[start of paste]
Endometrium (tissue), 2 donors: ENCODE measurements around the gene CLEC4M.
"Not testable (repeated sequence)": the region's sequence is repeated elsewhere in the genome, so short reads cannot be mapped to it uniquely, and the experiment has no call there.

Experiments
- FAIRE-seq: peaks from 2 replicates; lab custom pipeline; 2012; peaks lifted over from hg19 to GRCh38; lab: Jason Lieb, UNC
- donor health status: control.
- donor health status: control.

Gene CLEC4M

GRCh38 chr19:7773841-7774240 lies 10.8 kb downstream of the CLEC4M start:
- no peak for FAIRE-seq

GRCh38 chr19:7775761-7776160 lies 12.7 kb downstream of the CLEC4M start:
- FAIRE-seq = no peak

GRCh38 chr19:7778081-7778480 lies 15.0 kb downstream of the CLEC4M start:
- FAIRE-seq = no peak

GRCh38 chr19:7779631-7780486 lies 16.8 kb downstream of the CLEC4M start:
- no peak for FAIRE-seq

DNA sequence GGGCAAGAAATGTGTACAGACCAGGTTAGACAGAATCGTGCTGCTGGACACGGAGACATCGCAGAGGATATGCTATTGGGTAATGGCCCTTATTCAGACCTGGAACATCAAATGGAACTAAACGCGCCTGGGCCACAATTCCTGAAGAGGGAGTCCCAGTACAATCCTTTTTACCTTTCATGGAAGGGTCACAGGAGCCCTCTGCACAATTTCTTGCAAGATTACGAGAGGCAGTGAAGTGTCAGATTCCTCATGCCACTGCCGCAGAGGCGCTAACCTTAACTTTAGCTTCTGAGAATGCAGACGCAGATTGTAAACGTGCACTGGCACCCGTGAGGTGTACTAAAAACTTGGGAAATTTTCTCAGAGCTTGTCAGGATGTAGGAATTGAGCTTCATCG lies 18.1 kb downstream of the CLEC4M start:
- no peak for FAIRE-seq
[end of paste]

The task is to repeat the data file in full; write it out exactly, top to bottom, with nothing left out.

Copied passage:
Endometrium (tissue), 2 donors: ENCODE measurements around the gene CLEC4M.
"Not testable (repeated sequence)": the region's sequence is repeated elsewhere in the genome, so short reads cannot be mapped to it uniquely, and the experiment has no call there.

Experiments
- FAIRE-seq: peaks from 2 replicates; lab custom pipeline; 2012; peaks lifted over from hg19 to GRCh38; lab: Jason Lieb, UNC
- donor health status: control.
- donor health status: control.

Gene CLEC4M

GRCh38 chr19:7773841-7774240 lies 10.8 kb downstream of the CLEC4M start:
- no peak for FAIRE-seq

GRCh38 chr19:7775761-7776160 lies 12.7 kb downstream of the CLEC4M start:
- FAIRE-seq = no peak

GRCh38 chr19:7778081-7778480 lies 15.0 kb downstream of the CLEC4M start:
- FAIRE-seq = no peak

GRCh38 chr19:7779631-7780486 lies 16.8 kb downstream of the CLEC4M start:
- no peak for FAIRE-seq

DNA sequence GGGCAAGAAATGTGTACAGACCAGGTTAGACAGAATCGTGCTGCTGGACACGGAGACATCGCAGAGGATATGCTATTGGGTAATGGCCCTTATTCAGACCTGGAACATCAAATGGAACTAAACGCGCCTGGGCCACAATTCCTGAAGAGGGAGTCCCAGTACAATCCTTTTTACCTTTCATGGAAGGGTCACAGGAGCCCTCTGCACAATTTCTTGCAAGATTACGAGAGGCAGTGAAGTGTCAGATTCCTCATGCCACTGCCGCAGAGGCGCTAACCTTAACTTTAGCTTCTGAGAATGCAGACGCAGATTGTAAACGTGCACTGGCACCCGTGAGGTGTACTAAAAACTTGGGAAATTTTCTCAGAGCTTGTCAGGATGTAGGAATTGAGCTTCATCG lies 18.1 kb downstream of the CLEC4M start:
- no peak for FAIRE-seq